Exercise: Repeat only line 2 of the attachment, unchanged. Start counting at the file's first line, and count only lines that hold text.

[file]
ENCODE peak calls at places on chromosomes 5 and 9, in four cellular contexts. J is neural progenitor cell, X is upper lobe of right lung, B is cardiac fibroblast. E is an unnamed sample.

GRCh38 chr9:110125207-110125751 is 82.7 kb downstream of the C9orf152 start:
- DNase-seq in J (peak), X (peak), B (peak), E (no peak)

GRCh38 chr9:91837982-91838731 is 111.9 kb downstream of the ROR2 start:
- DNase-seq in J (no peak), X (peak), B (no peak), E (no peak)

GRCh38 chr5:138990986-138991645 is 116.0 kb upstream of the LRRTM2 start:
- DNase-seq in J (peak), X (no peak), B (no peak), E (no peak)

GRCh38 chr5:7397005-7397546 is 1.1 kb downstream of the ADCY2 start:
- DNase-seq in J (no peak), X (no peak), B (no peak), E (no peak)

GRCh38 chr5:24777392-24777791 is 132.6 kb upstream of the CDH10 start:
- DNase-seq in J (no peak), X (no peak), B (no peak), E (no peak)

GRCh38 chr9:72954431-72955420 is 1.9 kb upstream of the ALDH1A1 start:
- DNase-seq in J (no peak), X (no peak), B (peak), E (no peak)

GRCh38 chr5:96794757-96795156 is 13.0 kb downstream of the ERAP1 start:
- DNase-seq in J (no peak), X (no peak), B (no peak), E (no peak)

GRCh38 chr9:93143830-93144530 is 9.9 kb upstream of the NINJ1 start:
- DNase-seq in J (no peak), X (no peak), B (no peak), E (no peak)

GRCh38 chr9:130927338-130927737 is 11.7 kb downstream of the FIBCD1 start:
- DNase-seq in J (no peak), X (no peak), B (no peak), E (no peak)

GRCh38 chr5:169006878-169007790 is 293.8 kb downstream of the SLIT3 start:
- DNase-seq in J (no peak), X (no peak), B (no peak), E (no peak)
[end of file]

GRCh38 chr9:110125207-110125751 is 82.7 kb downstream of the C9orf152 start: